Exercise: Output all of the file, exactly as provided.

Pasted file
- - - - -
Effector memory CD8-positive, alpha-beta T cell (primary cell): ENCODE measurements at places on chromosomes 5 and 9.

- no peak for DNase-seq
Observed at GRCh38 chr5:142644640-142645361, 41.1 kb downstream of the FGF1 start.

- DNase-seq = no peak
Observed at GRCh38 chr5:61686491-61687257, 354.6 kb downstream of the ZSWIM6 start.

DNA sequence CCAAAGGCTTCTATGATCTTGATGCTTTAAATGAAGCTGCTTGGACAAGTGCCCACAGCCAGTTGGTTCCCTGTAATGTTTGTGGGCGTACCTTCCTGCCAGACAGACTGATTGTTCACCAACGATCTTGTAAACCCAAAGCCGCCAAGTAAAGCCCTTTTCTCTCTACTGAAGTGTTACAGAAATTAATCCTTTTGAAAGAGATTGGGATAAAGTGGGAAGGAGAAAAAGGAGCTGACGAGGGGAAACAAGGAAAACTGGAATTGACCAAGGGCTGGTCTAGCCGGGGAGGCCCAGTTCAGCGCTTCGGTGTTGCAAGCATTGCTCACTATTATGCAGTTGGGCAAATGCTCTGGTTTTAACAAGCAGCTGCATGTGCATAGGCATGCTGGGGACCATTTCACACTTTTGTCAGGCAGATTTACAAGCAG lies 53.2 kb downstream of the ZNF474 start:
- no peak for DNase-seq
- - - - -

Effector memory CD8-positive, alpha-beta T cell (primary cell): ENCODE measurements at places on chromosomes 5 and 9.

- no peak for DNase-seq
Observed at GRCh38 chr5:142644640-142645361, 41.1 kb downstream of the FGF1 start.

- DNase-seq = no peak
Observed at GRCh38 chr5:61686491-61687257, 354.6 kb downstream of the ZSWIM6 start.

DNA sequence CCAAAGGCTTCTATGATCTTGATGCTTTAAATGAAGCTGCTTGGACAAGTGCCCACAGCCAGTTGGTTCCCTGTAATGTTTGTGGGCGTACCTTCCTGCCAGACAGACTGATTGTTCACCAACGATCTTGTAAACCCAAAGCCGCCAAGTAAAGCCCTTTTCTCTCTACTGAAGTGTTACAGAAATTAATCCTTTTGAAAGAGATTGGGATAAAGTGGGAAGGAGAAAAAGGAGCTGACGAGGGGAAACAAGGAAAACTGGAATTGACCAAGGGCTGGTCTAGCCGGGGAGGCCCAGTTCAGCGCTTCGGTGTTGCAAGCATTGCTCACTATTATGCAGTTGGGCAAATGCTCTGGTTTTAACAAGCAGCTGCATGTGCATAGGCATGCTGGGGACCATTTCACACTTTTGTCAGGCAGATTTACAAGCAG lies 53.2 kb downstream of the ZNF474 start:
- no peak for DNase-seq